Electronic viewfinder levels have greatly improved my original captures in this regard, but with the wind and unstable footing, I still managed to get a small degree of tilt that needed to be corrected in this image.
An ultra-wide aperture lens is generally selected to make use of those ultra-wide apertures.
Often, especially with 50mm ultra-wide aperture lenses, the image quality at the widest apertures is not good and often describable as "dreamy".
While dreamy can be nice on occasion, it is not usually what I am going for.
With this lens, f/1.2 results are very sharp, showing good resolution and contrast.
I have not hesitated to use this lens wide open and ... haven't stopped it down very often.
The Canon RF 50mm f/1.2L USM Lens is a compelling reason to get a Canon EOS R camera.
A larger version of this image is available on Flickr.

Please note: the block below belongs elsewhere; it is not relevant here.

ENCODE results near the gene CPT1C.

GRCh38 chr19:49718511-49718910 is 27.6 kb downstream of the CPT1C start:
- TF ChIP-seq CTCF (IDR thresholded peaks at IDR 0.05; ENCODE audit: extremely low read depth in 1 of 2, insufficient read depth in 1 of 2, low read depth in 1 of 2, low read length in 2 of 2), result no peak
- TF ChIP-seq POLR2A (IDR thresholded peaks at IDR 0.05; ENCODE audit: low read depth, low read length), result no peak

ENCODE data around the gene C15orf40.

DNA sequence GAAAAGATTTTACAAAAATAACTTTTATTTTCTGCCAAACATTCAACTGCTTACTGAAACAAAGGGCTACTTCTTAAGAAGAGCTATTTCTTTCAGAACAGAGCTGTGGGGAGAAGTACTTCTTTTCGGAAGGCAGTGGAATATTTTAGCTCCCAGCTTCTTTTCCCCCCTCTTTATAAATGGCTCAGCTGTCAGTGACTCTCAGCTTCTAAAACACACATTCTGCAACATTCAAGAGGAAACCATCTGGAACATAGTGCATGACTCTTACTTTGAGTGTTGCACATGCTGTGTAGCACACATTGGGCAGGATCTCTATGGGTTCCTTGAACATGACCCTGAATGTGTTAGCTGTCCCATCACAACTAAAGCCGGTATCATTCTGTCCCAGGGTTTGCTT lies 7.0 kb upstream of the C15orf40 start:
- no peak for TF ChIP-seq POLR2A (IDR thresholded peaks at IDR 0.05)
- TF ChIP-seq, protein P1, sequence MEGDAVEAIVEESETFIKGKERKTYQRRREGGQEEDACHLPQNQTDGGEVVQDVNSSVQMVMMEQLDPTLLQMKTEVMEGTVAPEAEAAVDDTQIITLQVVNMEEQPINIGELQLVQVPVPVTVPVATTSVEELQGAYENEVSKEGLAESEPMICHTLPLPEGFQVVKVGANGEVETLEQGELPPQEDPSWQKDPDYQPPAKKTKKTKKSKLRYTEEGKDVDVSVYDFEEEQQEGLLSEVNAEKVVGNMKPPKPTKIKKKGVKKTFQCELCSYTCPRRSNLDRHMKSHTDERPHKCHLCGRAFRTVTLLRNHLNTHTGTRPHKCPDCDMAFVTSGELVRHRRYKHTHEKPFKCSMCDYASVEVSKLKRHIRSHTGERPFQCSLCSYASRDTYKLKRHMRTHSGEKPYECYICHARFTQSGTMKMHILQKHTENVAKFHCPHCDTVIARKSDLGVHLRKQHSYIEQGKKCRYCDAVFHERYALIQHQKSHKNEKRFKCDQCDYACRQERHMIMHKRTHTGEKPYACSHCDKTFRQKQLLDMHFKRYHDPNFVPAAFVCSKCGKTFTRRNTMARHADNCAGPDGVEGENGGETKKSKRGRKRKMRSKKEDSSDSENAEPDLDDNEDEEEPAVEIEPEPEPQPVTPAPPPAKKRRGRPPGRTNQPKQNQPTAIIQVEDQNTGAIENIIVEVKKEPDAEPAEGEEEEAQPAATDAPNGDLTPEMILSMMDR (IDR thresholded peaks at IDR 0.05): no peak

This is not marketing department weather resistance.
This is engineering department weather resistance.
Anything that can be sealed has been sealed.
I’m impressed, and I will say for future cut-and-paste blurbs: this is as robustly weather sealed a camera as we’ve ever disassembled.
I don’t believe in weather resistance myself.
I believe like life; water will find a way.
I believe in plastic baggies and rubber bands.
I am, however, a great believer in the idea that if you claim to do something, then [you'd better] do it right.
This is done right.
I’m impressed by the very solid construction of the chassis and IBIS unit.
I’m impressed with the neat, modern engineering of the electrical connections.
Yes, I’m aware that soldered wires carry electricity just fine, but to me, there’s something reassuring about seeing neat, well thought out, 2018 level engineering.
I’m not here to tell you which camera is best to use or has the best performance.
I’m just here to say this is a [very] well-built camera, the best built mirrorless full-frame camera we’ve taken apart.
(For the record, I haven’t torn down a Leica SL.)
After spending over a decade trying to establish milkweed plants on our property (what monarch caterpillars eat), healthy plants finally emerged a couple of years ago – in the flower beds next to our house, not close to where we were trying to grow them.